The enemy within: People who hear voices in their heads are being encouraged to talk back – with promising results

The enemy within

People who hear voices in their heads are being encouraged to talk back
'In Auschwitz you got used to anything'

'In Auschwitz you got used to anything'

Survivors of the Nazi concentration camp remember its horror, 70 years on
Autumn/winter menswear 2015: The uniforms that make up modern life come to the fore

Autumn/winter menswear 2015

The uniforms that make up modern life come to the fore
'I'm gay, and plan to fight military homophobia'

'I'm gay, and plan to fight military homophobia'

Army general planning to come out
Iraq invasion 2003: The bloody warnings six wise men gave to Tony Blair as he prepared to launch poorly planned campaign

What the six wise men told Tony Blair

Months before the invasion of Iraq in 2003, experts sought to warn the PM about his plans. Here, four of them recall that day
25 years of The Independent on Sunday: The stories, the writers and the changes over the last quarter of a century

25 years of The Independent on Sunday

The stories, the writers and the changes over the last quarter of a century
Homeless Veterans appeal: 'Really caring is a dangerous emotion in this kind of work'

Homeless Veterans appeal

As head of The Soldiers' Charity, Martin Rutledge has to temper compassion with realism. He tells Chris Green how his Army career prepared him
Wu-Tang Clan and The Sexual Objects offer fans a chance to own the only copies of their latest albums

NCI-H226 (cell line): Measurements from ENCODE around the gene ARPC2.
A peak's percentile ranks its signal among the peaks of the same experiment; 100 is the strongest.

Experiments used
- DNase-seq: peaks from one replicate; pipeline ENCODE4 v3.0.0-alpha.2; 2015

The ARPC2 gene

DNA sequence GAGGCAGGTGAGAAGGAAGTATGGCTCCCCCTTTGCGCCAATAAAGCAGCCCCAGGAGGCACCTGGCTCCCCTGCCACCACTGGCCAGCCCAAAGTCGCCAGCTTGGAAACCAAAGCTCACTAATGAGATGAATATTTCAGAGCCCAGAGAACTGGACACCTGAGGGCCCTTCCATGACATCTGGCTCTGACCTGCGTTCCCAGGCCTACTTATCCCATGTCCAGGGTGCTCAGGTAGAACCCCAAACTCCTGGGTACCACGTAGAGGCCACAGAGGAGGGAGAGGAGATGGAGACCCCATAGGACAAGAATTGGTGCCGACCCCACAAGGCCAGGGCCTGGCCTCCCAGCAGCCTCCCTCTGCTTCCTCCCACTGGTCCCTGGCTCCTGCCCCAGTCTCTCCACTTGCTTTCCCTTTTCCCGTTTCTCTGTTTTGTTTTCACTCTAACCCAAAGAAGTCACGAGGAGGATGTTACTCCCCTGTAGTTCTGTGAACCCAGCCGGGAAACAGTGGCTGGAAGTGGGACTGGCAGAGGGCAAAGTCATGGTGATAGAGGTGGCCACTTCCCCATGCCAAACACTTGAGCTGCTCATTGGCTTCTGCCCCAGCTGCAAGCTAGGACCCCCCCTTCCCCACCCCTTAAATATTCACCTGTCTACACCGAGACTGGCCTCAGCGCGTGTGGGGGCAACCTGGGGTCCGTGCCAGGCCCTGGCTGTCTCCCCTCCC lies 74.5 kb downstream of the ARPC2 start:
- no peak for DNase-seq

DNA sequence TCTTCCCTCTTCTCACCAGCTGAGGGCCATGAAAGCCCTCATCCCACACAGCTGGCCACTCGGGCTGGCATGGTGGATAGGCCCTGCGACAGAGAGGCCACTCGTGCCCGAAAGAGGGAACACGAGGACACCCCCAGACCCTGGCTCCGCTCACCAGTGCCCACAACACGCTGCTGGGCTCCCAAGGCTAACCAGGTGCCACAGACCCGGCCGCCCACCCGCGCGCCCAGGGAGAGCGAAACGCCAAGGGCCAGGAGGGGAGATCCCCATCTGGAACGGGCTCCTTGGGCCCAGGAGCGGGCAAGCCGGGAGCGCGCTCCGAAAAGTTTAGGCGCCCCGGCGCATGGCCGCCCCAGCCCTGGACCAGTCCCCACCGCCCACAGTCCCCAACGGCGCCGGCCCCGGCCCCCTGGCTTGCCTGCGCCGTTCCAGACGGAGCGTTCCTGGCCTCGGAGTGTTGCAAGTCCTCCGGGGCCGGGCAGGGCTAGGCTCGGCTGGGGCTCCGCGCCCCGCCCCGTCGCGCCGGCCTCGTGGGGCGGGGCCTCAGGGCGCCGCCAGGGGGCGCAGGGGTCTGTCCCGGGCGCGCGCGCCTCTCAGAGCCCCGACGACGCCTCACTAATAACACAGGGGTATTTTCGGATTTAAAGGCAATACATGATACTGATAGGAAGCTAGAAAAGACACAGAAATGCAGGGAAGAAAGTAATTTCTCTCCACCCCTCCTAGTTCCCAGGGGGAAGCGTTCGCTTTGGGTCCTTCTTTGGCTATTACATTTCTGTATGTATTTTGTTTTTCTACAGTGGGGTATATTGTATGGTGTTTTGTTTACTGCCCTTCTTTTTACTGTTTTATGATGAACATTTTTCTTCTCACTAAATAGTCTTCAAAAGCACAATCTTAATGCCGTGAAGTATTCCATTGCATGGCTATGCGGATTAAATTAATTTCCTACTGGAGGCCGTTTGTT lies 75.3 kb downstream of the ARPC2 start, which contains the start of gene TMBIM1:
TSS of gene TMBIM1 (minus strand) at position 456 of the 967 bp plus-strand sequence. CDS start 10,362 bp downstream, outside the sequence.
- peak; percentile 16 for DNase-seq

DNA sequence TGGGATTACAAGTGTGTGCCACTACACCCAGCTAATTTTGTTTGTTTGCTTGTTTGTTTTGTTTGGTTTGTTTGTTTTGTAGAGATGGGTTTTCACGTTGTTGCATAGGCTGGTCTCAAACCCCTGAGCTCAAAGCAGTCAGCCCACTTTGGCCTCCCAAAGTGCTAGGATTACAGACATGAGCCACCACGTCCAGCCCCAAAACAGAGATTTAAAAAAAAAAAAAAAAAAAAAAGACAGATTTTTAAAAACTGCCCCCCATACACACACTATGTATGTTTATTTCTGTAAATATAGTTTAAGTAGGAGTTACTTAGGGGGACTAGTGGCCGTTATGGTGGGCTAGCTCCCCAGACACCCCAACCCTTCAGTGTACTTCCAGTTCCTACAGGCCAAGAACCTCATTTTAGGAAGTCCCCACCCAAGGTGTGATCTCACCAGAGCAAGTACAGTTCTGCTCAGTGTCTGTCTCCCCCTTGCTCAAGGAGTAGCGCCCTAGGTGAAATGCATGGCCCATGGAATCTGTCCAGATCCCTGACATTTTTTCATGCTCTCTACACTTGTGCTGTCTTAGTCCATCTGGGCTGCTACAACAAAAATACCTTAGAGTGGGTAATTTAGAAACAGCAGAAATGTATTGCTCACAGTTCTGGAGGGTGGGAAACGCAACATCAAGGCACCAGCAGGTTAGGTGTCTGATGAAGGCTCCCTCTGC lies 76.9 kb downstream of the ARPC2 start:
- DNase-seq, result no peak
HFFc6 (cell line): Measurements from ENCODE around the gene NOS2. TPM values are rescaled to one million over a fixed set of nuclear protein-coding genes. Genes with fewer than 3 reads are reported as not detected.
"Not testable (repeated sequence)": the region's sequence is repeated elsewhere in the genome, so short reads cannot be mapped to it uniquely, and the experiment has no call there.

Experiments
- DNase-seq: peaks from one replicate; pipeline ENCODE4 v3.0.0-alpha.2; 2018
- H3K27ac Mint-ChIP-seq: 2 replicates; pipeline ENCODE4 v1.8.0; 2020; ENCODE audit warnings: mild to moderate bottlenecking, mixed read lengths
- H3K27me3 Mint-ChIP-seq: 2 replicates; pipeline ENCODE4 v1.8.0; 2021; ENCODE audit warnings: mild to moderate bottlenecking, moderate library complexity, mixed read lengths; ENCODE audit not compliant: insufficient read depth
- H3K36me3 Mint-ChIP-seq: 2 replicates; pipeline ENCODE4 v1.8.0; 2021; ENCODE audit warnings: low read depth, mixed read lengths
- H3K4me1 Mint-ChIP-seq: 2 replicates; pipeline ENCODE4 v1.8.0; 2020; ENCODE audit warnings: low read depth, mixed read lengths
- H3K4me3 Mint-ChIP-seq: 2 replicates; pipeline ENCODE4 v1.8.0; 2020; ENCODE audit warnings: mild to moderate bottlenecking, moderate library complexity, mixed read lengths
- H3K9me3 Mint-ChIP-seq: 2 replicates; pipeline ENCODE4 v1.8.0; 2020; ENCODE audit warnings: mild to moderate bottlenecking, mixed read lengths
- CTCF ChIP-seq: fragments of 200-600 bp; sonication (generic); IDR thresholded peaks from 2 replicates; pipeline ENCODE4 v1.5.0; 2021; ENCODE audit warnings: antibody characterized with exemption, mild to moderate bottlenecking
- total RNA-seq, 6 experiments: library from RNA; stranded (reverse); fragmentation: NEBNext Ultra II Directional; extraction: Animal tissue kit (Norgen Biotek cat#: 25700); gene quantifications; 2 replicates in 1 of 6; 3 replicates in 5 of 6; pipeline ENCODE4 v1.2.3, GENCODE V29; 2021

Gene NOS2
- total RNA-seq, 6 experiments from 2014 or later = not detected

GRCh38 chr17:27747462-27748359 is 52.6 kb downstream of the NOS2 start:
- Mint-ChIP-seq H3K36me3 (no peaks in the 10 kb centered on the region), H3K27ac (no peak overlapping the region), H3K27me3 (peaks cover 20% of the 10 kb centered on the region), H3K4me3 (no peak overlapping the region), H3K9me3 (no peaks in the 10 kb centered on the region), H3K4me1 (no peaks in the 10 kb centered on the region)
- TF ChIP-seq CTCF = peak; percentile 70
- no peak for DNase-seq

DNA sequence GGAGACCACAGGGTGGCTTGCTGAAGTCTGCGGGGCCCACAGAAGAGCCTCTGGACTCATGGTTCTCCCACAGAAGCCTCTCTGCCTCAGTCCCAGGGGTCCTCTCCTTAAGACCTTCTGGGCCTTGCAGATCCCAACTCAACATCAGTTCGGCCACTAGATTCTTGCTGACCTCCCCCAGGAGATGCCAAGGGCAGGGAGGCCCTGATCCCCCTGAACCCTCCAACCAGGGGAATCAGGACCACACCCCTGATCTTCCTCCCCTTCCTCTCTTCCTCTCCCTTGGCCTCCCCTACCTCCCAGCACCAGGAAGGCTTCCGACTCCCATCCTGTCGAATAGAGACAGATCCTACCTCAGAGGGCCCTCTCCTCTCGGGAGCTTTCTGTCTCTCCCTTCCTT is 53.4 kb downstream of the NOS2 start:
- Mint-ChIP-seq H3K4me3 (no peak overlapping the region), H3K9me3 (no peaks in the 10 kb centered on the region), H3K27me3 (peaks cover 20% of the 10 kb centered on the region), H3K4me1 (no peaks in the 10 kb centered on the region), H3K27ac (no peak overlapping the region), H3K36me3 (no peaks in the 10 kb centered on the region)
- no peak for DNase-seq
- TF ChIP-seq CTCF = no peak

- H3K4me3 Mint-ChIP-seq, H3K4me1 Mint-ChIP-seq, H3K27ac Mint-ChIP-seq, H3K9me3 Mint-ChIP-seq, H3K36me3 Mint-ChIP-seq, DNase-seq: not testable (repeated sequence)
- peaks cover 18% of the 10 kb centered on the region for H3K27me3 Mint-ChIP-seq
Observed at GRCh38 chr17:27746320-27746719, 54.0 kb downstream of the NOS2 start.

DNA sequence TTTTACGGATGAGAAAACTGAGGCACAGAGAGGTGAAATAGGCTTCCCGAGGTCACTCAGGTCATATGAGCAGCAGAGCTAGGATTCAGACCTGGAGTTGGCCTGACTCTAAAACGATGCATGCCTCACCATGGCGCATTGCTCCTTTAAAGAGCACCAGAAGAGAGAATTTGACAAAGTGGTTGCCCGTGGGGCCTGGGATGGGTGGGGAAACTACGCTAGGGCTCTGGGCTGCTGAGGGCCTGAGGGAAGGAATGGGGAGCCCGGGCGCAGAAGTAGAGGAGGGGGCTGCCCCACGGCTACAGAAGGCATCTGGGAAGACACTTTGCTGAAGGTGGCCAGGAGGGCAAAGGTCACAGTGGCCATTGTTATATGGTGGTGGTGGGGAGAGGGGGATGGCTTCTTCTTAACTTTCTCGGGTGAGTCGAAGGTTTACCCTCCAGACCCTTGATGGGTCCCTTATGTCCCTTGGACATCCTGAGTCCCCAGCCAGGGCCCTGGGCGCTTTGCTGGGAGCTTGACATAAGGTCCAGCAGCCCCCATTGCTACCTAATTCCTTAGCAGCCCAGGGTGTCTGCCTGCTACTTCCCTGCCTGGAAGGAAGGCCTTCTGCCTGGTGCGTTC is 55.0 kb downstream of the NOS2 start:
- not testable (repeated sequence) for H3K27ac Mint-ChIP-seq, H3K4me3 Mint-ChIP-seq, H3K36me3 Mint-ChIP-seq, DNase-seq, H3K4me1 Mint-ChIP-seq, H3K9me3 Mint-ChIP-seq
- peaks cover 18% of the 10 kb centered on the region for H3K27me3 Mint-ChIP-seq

Smash hit go under the hammer

It's nice to pick up a new record once in a while, but the purchasers of two latest releases can go a step further - by buying the only copy
Geeks who rocked the world: Documentary looks back at origins of the computer-games industry

The geeks who rocked the world

A new documentary looks back at origins of the computer-games industry
Belle & Sebastian interview: Stuart Murdoch reveals how the band is taking a new direction

Belle & Sebastian is taking a new direction

Twenty years ago, Belle & Sebastian was a fey indie band from Glasgow. It still is – except today, as prime mover Stuart Murdoch admits, it has a global cult following, from Hollywood to South Korea
America: Land of the free, home of the political dynasty

America: Land of the free, home of the political dynasty

These days in the US things are pretty much stuck where they are, both in politics and society at large, says Rupert Cornwell
A graphic history of US civil rights – in comic book form

A graphic history of US civil rights – in comic book form

A veteran of the Fifties campaigns is inspiring a new generation of activists
Winston Churchill: the enigma of a British hero

Winston Churchill: the enigma of a British hero

A C Benson called him 'a horrid little fellow', George Orwell would have shot him, but what a giant he seems now, says DJ Taylor
Growing mussels: Precious freshwater shellfish are thriving in a unique green project

Growing mussels

Precious freshwater shellfish are thriving in a unique green project